Welcome to the sell-off
Once again, warning signs from high-yield bonds and emerging-market stocks prove prescient as equities tip over into a new downtrend.
Clearly, as outlined in my recent columns and blog posts, I've been skeptical of this move to Dow 14,000. The fundamentals weren't there. The technicals weren't there.
And sentiment had reached extremes not seen since the 2007 and 2000 bull market tops.
With political uncertainty over the horizon (elections in Europe, budget fights here at home) and signs that savvy traders were already headed for the exits (weakness in foreign stocks and "junk" bonds), I recommended that my readers and clients book long profits and add new short positions ahead of a pullback.
Thursday, for the first time in months, the Dow Jones Industrial Average (INDU) tipped into a new downtrend. Here's why I expect it to continue, and how you can profit from the return of reality to Wall Street.
Not only has the Dow dropped below its recent trading range, but technical directional indicators, from the Coppock curve to the percentage price oscillator to the parabolic stop-and-reverse, have all flipped into downtrend mode. So that's one red flag.
Another has been the recent weakness in leading indicators of the strength of the market.
Emerging market stocks, which are very sensitive to changes in the trajectory of global economic growth, peaked in early January and have been drifting lower ever since. Now, they are falling out of bed with the iShares Emerging Markets (EEM) slicing below its 50-day moving average for the first time since November. The iShares China (FXI) is on track for its firs close below its 50-day MA since September.
High-yield "junk" bonds topped out two weeks ago and have been sliding lower -- even as stocks repeatedly bashed their head against Dow 14,000. Now, the iShares High Yield Corporate Bond Fund (HYG) is on track for its first sub 50-day MA close since November.
And relative to defensive, consumer staples stocks, the Morgan Stanley Cyclicals Index ($CYC) is falling at a pace not seen since November.
In response, I continue to recommend my clients hold short positions against key materials stocks, including U.S. Steel (X). But I'm also recommending new short against Europe via the ProShares UltraShort Europe (EPV) as well as the energy sector via the ProShares UltraShort Oil & Gas (DUG). I'm adding both DUG and EPV to my Edge Letter Sample Portfolio.
Disclosure: Anthony has recommended EPV, DUG, and X short to his clients.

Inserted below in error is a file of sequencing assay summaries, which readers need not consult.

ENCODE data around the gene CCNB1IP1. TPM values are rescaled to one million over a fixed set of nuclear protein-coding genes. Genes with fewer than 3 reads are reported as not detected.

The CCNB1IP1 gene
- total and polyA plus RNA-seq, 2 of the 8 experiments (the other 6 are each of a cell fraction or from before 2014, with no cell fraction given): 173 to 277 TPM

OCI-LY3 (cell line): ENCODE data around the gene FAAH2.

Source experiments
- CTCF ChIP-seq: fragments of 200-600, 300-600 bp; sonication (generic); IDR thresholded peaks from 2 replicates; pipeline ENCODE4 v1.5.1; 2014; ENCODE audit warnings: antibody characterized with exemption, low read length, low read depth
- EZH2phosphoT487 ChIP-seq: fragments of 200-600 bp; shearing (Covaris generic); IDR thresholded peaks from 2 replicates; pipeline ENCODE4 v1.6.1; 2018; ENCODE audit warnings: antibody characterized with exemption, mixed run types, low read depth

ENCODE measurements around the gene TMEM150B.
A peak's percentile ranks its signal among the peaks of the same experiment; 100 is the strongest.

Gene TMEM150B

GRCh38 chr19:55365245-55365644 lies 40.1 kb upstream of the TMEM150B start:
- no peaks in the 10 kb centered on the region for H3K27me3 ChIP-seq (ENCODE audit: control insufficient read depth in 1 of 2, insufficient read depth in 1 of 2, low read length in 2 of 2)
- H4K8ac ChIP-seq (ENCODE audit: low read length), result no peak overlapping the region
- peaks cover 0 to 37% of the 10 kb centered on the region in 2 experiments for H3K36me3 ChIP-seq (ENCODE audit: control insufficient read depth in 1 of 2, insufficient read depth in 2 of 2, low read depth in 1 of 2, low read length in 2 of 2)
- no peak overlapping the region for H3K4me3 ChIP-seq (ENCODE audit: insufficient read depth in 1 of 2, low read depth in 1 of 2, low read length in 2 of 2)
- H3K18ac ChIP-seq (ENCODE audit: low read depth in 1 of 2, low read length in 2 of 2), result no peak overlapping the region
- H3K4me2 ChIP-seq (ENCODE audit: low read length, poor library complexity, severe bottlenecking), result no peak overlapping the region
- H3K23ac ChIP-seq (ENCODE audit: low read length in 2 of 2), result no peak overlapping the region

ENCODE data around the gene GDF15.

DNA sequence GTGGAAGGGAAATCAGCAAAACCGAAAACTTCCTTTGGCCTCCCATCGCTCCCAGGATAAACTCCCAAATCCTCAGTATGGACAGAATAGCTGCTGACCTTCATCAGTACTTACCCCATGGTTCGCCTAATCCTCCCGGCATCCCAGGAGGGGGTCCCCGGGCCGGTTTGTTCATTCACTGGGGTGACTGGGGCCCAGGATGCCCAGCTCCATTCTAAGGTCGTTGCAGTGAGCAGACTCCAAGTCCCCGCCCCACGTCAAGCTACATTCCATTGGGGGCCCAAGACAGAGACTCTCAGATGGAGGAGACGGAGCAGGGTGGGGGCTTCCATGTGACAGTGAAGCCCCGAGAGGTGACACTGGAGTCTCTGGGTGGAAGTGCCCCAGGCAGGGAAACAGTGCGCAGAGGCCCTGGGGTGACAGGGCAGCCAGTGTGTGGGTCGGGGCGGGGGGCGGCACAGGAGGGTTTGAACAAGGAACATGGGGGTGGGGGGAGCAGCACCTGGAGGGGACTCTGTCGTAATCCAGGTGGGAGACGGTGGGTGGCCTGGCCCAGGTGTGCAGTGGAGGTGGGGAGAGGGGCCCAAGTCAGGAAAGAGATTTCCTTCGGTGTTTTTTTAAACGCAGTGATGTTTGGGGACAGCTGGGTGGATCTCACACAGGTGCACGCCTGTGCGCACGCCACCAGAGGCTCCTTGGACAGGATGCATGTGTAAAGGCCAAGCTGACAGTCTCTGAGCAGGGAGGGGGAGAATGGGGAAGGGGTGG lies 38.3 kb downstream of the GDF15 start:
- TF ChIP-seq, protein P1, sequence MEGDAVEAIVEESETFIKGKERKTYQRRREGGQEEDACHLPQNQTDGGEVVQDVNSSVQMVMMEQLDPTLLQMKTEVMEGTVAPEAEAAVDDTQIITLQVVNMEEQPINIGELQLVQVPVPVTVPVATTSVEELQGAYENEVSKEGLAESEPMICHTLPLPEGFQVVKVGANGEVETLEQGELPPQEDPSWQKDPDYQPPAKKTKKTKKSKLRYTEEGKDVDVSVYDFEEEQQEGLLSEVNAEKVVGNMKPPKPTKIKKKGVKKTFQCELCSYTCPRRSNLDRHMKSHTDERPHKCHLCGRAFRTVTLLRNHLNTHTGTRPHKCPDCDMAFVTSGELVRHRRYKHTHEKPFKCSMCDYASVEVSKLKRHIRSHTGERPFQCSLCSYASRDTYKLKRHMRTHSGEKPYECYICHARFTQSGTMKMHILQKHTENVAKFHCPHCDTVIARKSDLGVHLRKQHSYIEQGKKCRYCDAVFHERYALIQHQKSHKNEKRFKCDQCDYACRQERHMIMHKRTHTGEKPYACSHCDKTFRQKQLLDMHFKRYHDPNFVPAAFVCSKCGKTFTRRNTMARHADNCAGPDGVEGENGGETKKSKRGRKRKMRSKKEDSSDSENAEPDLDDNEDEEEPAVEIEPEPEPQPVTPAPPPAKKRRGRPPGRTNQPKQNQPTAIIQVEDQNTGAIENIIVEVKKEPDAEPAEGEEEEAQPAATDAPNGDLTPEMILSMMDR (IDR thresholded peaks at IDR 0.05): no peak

Be sure to check out Anthony's new investment newsletter, the Edge, and his money management service, Mirhaydari Capital Management. A two-week free trial has been extended to MSN Money readers. Click the link above to sign up. Mirhaydari can be contacted at firstname.lastname@example.org and followed on Twitter at @EdgeLetter. You can view his current stock picks here. Feel free to comment below.
IMHO the market is overbought, and I will patiently wait for the right buy in's. I will never follow this authors advice, or seek out his services. So, Anthony, quit crying wolf, and do a constructive article for once.
....question to the readers.......
If you feel his statements and advise are inaccurate....why do you even read his articles??
His opinion more than likely is light-years better than yours!
See you at a Dow of mid - 12,000's. I'm shorting and agree with him.
Way too early to call it a sell off. S&P still above1500.. Fed. still pumping and banks speculating 0% money.
i converted 20% to cash @ 14k and will sit quitely on bench till wall street trashes market
A.M. isn't a buy and hold guy he is a trader. He did have a buy on for awhile in this last upturn and has now taken it off. I'm not so sure i disagree and have trimmed my positions. The underlying economy and the 2 trillion we spend we don't have, Trillion deficit and trillion from Bennie bucks, doesn't exactly give me a warm fuzzy feeling. I'm not fighting the FED, but i'm sure not lying in bed with them either. Whenever rates go back to normal from being held artificially low from Bennies printing our debt interest is going to soar and be awfully ugly for us at a cost of a Trillion a year.
The world was going to end in 2007, then 2008, then 2009 and 2010 and 2011 and last year, in fact, the world has been going to end for thousands of years. Now it's still here, but no matter, now it's really going to end this year, those other years were just for practice. So those mired in the religion of "The world is ending", "Woe is me" and "What's the use", don't wait around for all the pain and misery, beat the Grim Reaper to the punch......how.....suicide!
It's painless, it brings on many changes! (courtesy of Mobile Army Surgical Hospital)
I don't remember 1929, but I remember October 1987. Did the world end? Nope!!!!
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The idea of US crude being a shelter from turmoil abroad may not be as far fetched as it seems.
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